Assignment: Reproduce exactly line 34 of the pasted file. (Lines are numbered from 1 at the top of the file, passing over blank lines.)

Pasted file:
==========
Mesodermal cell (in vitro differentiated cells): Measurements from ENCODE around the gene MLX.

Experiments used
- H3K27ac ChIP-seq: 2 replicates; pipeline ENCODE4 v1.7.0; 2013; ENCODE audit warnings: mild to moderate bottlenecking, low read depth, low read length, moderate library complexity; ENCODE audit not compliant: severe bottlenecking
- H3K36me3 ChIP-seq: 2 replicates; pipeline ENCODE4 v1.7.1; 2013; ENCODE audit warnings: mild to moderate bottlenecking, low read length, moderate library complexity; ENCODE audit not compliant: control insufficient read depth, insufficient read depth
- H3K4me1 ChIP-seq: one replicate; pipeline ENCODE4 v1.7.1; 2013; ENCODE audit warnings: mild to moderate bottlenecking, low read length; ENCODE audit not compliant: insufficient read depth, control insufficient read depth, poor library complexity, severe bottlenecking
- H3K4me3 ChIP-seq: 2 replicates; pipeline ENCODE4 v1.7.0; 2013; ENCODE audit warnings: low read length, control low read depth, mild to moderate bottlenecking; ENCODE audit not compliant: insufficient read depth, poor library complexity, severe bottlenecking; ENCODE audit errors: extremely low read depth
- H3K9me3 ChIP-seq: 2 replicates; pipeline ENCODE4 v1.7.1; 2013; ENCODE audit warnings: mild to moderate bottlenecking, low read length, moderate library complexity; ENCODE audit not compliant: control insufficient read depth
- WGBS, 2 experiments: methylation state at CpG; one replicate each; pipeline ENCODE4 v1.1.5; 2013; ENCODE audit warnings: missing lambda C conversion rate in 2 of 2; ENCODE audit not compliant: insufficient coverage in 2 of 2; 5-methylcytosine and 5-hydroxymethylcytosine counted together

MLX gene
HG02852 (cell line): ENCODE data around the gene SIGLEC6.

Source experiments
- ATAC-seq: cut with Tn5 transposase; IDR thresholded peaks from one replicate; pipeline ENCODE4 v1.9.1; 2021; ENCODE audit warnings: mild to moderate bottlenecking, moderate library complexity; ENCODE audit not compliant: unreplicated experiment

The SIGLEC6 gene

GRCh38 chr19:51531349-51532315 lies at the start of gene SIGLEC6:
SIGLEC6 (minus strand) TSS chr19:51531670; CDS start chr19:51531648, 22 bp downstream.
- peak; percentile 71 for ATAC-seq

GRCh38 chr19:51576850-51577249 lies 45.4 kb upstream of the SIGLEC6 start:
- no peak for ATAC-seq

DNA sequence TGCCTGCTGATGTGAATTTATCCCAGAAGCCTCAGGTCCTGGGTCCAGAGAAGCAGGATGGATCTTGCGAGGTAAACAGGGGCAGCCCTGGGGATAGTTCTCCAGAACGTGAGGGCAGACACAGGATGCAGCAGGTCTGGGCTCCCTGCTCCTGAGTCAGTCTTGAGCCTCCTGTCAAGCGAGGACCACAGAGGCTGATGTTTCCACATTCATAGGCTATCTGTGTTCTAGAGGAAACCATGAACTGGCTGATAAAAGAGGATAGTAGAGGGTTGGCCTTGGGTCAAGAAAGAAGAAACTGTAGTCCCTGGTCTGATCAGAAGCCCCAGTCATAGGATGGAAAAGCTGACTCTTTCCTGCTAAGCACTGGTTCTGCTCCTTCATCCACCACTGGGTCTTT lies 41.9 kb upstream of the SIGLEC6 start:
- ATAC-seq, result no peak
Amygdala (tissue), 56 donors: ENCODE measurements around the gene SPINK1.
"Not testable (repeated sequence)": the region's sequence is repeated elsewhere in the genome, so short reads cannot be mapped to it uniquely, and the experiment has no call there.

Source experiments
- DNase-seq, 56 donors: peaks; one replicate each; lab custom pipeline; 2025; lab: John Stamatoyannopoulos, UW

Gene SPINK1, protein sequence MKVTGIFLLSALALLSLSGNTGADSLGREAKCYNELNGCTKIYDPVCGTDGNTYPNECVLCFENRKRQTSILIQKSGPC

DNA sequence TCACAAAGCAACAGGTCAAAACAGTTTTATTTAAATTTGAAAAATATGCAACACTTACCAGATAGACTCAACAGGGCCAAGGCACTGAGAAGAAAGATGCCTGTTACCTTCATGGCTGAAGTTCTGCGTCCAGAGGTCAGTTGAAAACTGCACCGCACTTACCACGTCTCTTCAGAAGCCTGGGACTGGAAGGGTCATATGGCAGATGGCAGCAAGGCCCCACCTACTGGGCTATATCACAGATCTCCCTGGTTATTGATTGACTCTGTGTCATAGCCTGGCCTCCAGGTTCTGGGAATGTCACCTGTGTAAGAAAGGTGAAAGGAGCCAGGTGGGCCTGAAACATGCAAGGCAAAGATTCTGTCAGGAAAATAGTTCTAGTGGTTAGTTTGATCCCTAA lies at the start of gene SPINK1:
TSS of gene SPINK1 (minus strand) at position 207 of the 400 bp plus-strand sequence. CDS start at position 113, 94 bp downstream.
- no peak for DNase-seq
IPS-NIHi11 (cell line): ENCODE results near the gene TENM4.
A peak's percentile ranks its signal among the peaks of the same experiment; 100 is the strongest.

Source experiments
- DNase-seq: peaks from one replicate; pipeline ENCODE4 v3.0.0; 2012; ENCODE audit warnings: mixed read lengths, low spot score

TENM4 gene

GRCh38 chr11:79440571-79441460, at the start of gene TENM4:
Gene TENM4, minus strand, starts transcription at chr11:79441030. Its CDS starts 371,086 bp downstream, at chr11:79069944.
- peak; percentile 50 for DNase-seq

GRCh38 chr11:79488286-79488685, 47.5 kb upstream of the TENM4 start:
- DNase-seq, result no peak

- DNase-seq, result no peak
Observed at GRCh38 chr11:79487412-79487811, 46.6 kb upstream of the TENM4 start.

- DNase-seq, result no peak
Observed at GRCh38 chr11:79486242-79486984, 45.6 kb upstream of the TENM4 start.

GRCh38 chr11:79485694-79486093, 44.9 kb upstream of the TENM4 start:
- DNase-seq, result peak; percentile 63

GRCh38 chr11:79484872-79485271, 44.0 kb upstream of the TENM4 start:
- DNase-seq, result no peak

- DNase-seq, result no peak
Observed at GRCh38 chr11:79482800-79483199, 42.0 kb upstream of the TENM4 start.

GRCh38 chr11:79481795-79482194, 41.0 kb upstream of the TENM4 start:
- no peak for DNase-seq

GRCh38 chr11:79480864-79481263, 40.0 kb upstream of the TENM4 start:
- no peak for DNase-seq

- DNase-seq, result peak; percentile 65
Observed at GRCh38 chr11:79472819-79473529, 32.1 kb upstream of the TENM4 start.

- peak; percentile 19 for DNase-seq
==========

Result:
GRCh38 chr11:79440571-79441460, at the start of gene TENM4: